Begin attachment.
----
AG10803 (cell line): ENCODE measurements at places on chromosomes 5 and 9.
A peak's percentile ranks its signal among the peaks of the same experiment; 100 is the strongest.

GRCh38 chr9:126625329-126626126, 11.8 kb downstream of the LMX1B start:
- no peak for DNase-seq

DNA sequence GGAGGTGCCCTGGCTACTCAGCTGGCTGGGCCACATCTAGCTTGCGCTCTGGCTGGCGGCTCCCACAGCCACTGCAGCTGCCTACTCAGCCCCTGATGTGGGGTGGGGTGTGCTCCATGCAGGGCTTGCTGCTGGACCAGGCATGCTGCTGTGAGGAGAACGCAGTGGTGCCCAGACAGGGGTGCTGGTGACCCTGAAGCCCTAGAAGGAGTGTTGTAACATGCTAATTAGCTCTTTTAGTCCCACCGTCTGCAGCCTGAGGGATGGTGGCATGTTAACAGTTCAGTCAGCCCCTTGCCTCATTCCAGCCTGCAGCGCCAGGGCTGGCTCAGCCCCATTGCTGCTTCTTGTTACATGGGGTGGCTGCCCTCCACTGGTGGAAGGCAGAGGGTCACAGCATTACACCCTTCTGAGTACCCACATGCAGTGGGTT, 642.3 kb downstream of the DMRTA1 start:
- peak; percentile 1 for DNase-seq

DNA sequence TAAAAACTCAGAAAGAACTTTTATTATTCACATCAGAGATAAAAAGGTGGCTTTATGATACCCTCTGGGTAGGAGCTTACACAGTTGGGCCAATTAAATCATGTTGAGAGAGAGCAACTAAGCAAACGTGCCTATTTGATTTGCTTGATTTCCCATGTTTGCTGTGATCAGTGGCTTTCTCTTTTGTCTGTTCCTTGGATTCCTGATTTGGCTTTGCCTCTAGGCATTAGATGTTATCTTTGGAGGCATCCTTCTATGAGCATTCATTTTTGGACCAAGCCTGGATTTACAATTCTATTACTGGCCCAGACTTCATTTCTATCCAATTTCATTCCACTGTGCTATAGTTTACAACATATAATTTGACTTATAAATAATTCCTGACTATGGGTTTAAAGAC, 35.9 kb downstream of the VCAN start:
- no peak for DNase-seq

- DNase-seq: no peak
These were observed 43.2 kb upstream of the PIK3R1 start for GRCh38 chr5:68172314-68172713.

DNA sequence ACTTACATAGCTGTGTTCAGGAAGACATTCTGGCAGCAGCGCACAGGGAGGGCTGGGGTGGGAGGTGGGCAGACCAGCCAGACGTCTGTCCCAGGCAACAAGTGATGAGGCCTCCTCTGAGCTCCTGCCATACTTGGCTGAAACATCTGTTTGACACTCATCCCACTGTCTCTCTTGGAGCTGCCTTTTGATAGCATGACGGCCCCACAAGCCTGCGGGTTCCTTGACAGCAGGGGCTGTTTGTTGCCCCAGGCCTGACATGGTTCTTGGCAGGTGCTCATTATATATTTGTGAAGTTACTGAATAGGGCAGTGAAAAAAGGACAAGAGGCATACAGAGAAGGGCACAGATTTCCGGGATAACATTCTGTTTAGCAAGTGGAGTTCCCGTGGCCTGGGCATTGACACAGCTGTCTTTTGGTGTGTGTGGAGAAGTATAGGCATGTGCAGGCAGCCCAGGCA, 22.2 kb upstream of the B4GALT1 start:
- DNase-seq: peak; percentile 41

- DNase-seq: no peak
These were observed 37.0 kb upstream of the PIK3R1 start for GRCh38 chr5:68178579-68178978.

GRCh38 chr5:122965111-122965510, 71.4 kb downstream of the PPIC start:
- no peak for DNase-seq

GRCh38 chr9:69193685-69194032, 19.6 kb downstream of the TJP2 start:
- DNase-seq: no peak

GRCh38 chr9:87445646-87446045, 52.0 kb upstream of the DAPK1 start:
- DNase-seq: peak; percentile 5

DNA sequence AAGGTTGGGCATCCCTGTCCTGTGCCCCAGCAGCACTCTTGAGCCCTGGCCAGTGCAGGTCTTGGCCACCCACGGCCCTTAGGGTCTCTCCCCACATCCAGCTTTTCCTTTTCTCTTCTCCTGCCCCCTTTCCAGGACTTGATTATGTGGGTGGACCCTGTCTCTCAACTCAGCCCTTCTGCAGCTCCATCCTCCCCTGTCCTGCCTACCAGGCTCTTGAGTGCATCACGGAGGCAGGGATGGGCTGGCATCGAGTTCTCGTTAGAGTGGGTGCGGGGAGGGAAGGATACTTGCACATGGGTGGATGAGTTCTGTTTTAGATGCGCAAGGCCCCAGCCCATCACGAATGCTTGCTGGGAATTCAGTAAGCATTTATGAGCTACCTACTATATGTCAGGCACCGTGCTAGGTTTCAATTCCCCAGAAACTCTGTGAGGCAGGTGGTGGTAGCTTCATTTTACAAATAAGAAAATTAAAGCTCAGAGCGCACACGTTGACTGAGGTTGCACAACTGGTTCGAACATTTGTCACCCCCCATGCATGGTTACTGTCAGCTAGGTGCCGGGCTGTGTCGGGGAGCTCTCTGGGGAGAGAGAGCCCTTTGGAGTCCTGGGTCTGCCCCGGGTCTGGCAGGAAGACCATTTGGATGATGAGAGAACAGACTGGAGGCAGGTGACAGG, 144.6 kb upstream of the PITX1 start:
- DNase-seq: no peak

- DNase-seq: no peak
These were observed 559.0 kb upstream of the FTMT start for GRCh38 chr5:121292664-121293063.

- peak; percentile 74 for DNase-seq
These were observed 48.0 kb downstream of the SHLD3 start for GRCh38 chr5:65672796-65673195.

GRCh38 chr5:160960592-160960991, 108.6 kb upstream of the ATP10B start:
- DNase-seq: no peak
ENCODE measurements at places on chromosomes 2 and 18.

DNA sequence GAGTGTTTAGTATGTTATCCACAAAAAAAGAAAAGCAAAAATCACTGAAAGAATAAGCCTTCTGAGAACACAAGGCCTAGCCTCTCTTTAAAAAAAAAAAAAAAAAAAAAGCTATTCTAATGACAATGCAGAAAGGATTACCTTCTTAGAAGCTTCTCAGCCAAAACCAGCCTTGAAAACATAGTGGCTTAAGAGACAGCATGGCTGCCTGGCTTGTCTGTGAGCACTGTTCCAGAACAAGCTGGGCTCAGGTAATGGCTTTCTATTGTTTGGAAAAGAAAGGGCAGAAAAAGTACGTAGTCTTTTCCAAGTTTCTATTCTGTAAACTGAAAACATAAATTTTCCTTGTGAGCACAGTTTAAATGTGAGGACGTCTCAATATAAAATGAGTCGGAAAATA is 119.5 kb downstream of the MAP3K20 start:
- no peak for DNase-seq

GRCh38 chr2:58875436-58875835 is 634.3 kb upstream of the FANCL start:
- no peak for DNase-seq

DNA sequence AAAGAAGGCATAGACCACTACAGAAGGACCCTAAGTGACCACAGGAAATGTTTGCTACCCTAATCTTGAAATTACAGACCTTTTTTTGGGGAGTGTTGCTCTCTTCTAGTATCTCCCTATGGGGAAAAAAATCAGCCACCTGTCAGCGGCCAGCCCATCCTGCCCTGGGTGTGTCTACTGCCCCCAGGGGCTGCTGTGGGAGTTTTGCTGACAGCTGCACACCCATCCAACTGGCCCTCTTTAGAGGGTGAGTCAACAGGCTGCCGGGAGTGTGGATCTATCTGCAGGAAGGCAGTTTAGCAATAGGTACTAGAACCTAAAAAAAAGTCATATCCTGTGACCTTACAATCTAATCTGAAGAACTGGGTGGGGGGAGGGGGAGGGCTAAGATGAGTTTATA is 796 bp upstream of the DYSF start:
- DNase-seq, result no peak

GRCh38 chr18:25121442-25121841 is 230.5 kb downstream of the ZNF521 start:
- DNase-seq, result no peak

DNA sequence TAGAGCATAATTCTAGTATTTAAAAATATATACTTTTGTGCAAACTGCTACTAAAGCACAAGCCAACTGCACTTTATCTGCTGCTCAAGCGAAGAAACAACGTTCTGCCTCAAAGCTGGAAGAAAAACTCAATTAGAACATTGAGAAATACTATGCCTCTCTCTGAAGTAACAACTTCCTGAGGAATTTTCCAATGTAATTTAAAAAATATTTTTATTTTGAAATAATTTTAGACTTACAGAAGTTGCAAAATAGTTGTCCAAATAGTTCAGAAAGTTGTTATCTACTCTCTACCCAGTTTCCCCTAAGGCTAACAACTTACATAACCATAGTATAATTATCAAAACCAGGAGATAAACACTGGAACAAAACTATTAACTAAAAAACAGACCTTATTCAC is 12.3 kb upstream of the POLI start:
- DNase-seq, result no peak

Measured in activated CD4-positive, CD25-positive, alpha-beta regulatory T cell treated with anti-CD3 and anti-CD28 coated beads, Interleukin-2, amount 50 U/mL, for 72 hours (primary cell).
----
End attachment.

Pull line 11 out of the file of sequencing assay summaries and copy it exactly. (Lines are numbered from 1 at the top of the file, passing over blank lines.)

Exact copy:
DNA sequence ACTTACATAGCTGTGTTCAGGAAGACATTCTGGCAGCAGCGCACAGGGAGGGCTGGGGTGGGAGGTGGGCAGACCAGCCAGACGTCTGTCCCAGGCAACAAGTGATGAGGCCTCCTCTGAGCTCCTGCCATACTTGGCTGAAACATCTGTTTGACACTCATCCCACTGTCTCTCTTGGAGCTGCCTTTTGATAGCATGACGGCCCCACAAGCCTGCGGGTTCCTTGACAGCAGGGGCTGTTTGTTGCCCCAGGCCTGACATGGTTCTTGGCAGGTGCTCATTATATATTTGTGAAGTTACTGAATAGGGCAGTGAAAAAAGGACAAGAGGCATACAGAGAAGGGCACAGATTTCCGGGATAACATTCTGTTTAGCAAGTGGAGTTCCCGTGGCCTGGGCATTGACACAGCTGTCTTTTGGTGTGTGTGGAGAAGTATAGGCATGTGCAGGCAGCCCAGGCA, 22.2 kb upstream of the B4GALT1 start: